To do this, Java developers today need a clear understanding of how to apply the new APIs, use the latest open source Java tools, and learn the capabilities and pitfalls in Java 2 Enterprise Edition 1.4 — so they can plan a technology and implementation strategy for new enterprise projects.
Fortunately, this is exactly what they get with the new “Java Enterprise in a Nutshell,” 3rd Edition. Because most integrated development environments (IDE) today include API lookup, we took out the main API sections from our previous edition to make room for new chapters, among others, on Ant, Cactus, Hibernate, Jakarta Struts, JUnit, security, XDoclet, and XML/JAXP.
Revised and updated for the new 1.4 version of Sun Microsystems Java Enterprise Edition software, “Java Enterprise in a Nutshell,” 3rd Edition is a practical guide for enterprise Java developers.
Posted: 15 Jun 2009 03:36 AM PDT
This title fills a valuable niche by reprising the well-known guide to patterns, Addison-Wesley’s Design Patterns: Elements of Reusable Software Design. While that earlier book relied on C++ and Smalltalk for its examples, this new volume uses Java code for the discussion of the same 23 design techniques. Many of the explanations draw on the author’s custom classes for a hypothetical fireworks company, supplemented by material using “core” classes in standard Java. This text shows how to both recognize patterns in existing code and to incorporate them into new designs.
Early sections look at interfaces, including a standout section on trees and the Composite pattern. For the chapter on responsibility patterns, veteran Java programmers will appreciate the use of JDBC used to explain the Bridge pattern and tips for spotting other patterns in everyday Java. Builder patterns come next, with a full tour of ways to construct objects more flexibly. When it comes to operations patterns, a notable section on the Interpreter pattern presents some challenging material on language parsers.
Final chapters on extension patterns show how Java classes can extend one another using inheritance and other design principles. The discussion here of Java stream classes as examples of decorator patterns can help explain these rich (and sometimes confusing) sets of objects. Another useful section on Iterators shows how to create “type-safe” collections (normally not available in Java). Throughout this text, the author challenges the reader with dozens of easy-to-difficult questions (including actual design exercises). Complete answers are provided at the end of the book.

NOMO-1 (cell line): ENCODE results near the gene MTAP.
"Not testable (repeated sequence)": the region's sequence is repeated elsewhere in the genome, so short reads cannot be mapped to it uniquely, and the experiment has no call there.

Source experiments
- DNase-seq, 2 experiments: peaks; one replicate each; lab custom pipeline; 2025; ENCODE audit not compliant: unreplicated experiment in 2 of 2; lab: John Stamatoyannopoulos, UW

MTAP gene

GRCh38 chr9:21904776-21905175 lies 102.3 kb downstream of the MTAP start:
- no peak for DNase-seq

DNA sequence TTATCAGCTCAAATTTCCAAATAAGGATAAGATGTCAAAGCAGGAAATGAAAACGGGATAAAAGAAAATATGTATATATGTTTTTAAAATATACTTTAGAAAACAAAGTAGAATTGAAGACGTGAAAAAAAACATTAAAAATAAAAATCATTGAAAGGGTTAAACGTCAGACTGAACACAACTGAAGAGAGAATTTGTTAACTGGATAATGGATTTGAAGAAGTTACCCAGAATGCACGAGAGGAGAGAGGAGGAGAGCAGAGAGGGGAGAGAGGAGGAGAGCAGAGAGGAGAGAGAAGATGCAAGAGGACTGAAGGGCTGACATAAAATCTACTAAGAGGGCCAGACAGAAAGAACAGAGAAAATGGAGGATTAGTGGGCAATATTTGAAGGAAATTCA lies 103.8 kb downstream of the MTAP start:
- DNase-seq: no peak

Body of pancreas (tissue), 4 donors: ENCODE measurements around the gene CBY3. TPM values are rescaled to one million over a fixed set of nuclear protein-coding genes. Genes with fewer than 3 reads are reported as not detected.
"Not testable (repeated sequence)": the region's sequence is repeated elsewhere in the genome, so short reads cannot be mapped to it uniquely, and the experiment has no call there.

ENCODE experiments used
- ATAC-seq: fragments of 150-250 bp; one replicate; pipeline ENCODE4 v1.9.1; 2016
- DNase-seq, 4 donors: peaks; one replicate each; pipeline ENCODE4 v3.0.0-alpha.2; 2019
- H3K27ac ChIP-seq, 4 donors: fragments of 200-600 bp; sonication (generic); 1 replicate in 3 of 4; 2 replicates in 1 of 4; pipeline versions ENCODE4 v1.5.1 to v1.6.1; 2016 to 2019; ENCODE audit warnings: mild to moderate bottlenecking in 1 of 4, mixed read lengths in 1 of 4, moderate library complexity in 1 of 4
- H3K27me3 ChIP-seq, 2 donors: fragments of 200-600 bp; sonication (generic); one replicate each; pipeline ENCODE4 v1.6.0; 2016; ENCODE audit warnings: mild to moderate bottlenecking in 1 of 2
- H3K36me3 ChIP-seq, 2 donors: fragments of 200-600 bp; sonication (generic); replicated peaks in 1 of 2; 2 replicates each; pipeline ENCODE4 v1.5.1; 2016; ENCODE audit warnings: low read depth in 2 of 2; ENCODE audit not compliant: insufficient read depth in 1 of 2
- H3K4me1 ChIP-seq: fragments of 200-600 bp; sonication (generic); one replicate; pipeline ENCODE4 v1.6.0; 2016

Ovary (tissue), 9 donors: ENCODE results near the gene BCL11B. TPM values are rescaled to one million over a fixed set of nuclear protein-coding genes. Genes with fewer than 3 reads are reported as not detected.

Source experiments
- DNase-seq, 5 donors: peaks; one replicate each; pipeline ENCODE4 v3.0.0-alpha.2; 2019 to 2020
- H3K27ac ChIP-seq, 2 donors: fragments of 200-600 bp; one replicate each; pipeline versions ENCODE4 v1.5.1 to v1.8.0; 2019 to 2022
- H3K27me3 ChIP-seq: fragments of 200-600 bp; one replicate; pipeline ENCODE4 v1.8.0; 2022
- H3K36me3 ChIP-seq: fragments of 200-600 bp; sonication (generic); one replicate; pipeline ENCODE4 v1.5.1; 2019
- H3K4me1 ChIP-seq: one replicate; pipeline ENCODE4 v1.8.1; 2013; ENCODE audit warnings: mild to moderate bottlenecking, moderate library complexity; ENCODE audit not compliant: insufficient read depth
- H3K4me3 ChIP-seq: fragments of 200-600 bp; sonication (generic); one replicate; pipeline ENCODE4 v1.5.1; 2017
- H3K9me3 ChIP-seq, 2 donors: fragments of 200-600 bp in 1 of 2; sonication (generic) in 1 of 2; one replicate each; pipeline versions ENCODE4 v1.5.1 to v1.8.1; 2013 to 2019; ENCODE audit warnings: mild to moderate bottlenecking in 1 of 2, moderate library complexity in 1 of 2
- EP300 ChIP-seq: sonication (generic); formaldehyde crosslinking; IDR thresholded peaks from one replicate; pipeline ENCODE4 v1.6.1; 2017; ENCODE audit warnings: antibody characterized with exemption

As a hands-on workbook that will invite you to think about patterns in Java in new ways, this text is an invaluable companion to earlier titles on patterns. Its mix of design smarts and clever examples help make it ideal for the more advanced programmer. Less experienced readers can also benefit from its intelligent presentation of some of the best available thinking in software design today, now tailored to a Java audience. –Richard Dragan
Posted: 15 Jun 2009 12:33 AM PDT
A systematic approach to understanding the basics of voice over IP
Voice over IP (VoIP) has become an important factor in network communications, promising lower operational costs, greater flexibility, and a variety of enhanced applications. To help you understand VoIP networks, Voice over IP Fundamentals provides a thorough introduction to the basics of VoIP.
Voice over IP Fundamentals explains how a basic IP telephony infrastructure is built and works today, major concepts concerning voice and data networking, and transmission of voice over data networks. You'll learn how voice is signaled through legacy telephone networks, how IP signaling protocols are used to interoperate with current telephony systems, and how to ensure good voice quality using quality of service (QoS).
Even though Voice over IP Fundamentals is written for anyone seeking to understand how to use IP to transport voice, its target audience comprises both voice and data networking professionals. In the past, professionals working in voice and data networking did not have to understand each other's roles. However, in this world of time-division multiplexing (TDM) and IP convergence, it is important to understand how these technologies work together. Voice over IP Fundamentals explains all the details so that voice experts can understand data networking and data experts can understand voice networking.